Right now, most self-driving vehicles are limited to operating under relatively strict conditions and locations; the majority of AVs require good weather and well-marked roads. But one autonomous vehicle, which hit the roads in Finland this week, is designed to go anywhere in any conditions.
It’s called Gacha, built by Finnish vehicle manufacturer Sensible 4, which focuses on self-driving car software for all-weather operation. According to the Espoo, Finland-based company, Gacha is the first autonomous minibus that can navigate both city streets and small, unmarked suburban roads under all imaginable weather and lighting conditions. The vehicle is now operating within Espoo, which saw snowfall on 43 days in January and February.
Gacha was created with the help of Japanese design house Muji, and its shape is inspired by the kind of surprise toys you can get from Kinder Eggs or vending machines. The minibus is designed to follow pre-planned routes as if it were on rails, always keeping its eyes open for car and pedestrian traffic. But those routes are not fixed. The bus can change its route based on user requests. For example, a person living half a mile from a route can make a request in an app to hop into the bus. Gacha will then optimize its route to pass by that person’s door, sending an alert so the passenger can be outside just in time. That’s a crucial feature for imagining a rational and convenient public transportation system based on autonomous vehicles. It also makes it possible to serve suburban areas that extend through larger territories, beyond your typical city bus route.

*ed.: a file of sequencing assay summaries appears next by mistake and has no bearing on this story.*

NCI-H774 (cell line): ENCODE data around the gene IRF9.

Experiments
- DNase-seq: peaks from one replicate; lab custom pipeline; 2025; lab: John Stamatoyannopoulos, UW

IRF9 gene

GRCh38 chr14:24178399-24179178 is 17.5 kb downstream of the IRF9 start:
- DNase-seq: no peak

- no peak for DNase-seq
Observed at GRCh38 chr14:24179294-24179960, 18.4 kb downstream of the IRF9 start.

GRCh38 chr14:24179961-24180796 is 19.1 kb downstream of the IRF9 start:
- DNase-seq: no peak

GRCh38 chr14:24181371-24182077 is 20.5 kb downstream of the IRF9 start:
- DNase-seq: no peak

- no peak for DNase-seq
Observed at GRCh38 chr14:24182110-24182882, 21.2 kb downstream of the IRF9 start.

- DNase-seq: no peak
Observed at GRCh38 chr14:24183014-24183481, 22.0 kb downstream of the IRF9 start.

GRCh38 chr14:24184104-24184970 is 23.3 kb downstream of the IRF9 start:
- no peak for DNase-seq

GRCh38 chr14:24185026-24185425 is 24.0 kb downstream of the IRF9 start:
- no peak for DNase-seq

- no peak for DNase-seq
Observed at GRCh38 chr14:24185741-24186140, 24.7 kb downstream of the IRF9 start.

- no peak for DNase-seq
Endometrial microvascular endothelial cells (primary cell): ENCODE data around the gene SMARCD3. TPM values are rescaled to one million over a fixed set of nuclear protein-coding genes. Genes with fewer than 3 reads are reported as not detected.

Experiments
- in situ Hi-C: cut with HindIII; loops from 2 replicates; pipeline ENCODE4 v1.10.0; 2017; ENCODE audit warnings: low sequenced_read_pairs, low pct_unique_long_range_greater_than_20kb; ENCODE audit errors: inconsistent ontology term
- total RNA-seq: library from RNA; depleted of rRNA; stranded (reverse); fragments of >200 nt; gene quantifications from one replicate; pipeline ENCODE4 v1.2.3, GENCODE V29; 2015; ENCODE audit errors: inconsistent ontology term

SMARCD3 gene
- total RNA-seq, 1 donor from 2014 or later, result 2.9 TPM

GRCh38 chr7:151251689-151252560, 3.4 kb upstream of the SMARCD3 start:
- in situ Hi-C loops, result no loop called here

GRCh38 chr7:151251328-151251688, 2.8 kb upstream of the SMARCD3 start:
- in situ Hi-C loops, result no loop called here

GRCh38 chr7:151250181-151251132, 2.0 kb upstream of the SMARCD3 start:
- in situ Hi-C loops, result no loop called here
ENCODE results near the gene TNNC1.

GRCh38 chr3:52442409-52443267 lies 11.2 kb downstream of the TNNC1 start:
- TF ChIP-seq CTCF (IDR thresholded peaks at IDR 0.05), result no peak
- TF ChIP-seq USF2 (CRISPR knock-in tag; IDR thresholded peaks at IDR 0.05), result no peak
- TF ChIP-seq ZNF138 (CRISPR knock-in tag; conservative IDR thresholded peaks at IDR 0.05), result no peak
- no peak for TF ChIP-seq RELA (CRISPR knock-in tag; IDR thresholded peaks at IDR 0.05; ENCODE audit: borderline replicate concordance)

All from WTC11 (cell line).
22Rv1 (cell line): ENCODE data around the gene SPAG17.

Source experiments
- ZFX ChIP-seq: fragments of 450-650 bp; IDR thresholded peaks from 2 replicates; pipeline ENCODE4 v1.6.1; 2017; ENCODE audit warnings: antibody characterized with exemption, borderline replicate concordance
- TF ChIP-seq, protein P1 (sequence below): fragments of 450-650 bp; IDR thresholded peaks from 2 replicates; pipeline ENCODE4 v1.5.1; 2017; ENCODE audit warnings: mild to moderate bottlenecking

It’s a crucial feature for places that experience extreme cold, rain, or snow–and one major raison d’etre for Gacha, which is designed for harsh weather. That’s probably why the Finnish transportation authorities and the partner cities of Espoo, Vanya, and Hämeenlinna are enthusiastic about the tests, as Sensible 4’s chief operations officer Tommi Rimpiläinen tells me via email. “The authorities have provided us a license to drive autonomously in all public roads in Finland,” Rimpiläinen says. “They have also supported our extreme arctic condition testing by providing smart road infrastructure for self-driving vehicles in Lapland,” referring to E8, a connected road corridor in northern Finland that’s being used to test AVs and other smart infrastructure in extreme conditions by many European mobility companies.
Rimpiläinen says that, while the Gacha project has been a challenging one–especially since they worked with Muji to build the vehicle from scratch in little over a year–they were aware of the challenges and happy with the result. After testing in Espoo, the company is planning to roll out Gacha in Hämeenlinna, Vantaa, and Helsinki this year.